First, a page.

My companion took many photographs this week, but left his camera in the apartment. The only pictures I had were of the weird blood blisters that swelled up in the back of my mouth on Friday. So, to minimize the disgust factor, I’ll omit the subepithelial hemorrhagic bullae in favor of a description of this week’s missionary work.
On Tuesday, Elder Roe and I conducted our December Zone Training Meeting. Then, I rode the bus to 三峽 [Sanxia] for exchanges. That night, we walked along the road in 頂埔 [Dingpu] to an elderly investigator’s house. Although his Mandarin was proficient, he preferred Taiwanese, so the lesson was mostly a discussion between him and the member we’d brought along. Surprisingly, I grasped a good deal of the exchange, although I couldn’t reply in Taiwanese.
After returning to 土城 [Tucheng] on Wednesday, I taught English class on Wednesday. It was then, under the probing spotlight of my curious English students, that I found myself unable to draw a clear distinction between "yams" and "sweet potatoes." Are yams truly endemic to Africa, or are the orange tubers sold at American supermarkets genuine representatives of the same species? What about the 地瓜 [digua] and 山藥 [shanyao] sold in Taiwan? In the past, I considered 地瓜 to be sweet potatoes and 山藥 to be yams, but my electronic dictionary flagged the two words as synonyms, much to my befuddlement. My perplexity was only exacerbated by my never having seen a 山藥 in person before. In the end, I saw fit to dismiss the conundrum and simply coach my class on the pronunciation of the word "yam" instead.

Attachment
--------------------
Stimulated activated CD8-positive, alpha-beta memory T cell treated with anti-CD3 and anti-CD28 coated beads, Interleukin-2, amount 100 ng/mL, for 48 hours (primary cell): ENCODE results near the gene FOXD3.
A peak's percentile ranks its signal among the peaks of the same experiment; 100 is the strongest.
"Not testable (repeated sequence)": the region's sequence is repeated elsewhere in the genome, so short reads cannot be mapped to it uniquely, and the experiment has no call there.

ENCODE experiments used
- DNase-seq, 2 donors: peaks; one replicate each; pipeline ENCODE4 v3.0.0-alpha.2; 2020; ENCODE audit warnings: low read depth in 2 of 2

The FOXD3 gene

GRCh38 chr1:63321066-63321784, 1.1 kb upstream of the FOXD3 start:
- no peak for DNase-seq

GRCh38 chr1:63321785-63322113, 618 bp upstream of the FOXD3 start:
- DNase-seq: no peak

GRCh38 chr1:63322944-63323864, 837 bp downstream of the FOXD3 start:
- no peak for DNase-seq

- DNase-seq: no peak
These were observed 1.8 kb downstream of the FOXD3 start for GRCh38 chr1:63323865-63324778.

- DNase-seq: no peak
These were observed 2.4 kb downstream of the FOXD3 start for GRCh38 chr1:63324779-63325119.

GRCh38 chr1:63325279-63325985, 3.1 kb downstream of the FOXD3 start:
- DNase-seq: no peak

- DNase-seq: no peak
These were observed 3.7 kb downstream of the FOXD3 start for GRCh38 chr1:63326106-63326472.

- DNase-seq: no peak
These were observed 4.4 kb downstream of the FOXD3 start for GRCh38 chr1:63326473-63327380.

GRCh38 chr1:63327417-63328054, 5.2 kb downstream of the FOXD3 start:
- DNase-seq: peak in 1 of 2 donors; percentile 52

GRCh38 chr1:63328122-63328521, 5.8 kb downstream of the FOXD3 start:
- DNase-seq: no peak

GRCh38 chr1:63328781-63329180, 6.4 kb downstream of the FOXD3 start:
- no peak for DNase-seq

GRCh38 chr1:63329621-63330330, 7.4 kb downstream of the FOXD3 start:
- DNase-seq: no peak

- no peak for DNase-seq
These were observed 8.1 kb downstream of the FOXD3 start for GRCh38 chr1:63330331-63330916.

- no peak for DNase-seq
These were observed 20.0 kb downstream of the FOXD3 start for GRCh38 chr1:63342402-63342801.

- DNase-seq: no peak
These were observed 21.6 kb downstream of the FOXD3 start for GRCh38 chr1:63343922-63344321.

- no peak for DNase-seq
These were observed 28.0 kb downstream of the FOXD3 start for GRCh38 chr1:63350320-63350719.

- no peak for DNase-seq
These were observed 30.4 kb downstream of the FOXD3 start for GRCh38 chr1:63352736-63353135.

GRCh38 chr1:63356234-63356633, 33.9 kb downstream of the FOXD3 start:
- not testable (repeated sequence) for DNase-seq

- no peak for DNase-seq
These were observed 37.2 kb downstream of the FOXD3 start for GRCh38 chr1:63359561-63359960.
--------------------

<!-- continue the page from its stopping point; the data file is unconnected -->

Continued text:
I performed thrice with the missionary Christmas choir this week: once in 三重 [Sanchong], once in 士林 [Shilin], and once at the Church headquarters in Taipei city’s 大安 [Da'an]. All three times went pretty well, especially since my trio part is pretty simple. I only have to repeatedly sing the bass line of one phrase: "榮耀歸與至高真神" ["Gloria in Excelsis Deo"]. After the first performance, I figured I could just leave my music on my seat when I went up to sing.
One of our investigators was able to come attend at 大安, and she thoroughly enjoyed it. It was great to see how significant of an effect our performance had to her. She told us, "I’ve listened to a lot of choirs before, but none of them sounded this good!" I wanted to believe.
Other than that, we also found a really cool guy we can teach. His name is 廖先生 [Mr. Liao]. Elder Roe and I intercepted him as he ambled along our street in his snowflake-pattern sweater. He’s seventy years old, and recently retired from his career as a computer instructor. It is rare to find people older than 40 who have a desire to meet with us and learn more about the Church. However, 廖先生 came to church the day after we met with him, and he said he’d like to continue coming. Also, he’s one of the few people I’ve met who can talk about the glory days of the Apple II.
That’s about all for this week. It was great!